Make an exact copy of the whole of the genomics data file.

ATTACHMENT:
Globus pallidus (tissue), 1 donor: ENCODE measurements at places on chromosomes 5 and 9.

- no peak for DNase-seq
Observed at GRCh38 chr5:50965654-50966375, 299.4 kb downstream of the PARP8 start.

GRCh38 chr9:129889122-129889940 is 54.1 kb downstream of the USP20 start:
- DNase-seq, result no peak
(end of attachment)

Globus pallidus (tissue), 1 donor: ENCODE measurements at places on chromosomes 5 and 9.

- no peak for DNase-seq
Observed at GRCh38 chr5:50965654-50966375, 299.4 kb downstream of the PARP8 start.

GRCh38 chr9:129889122-129889940 is 54.1 kb downstream of the USP20 start:
- DNase-seq, result no peak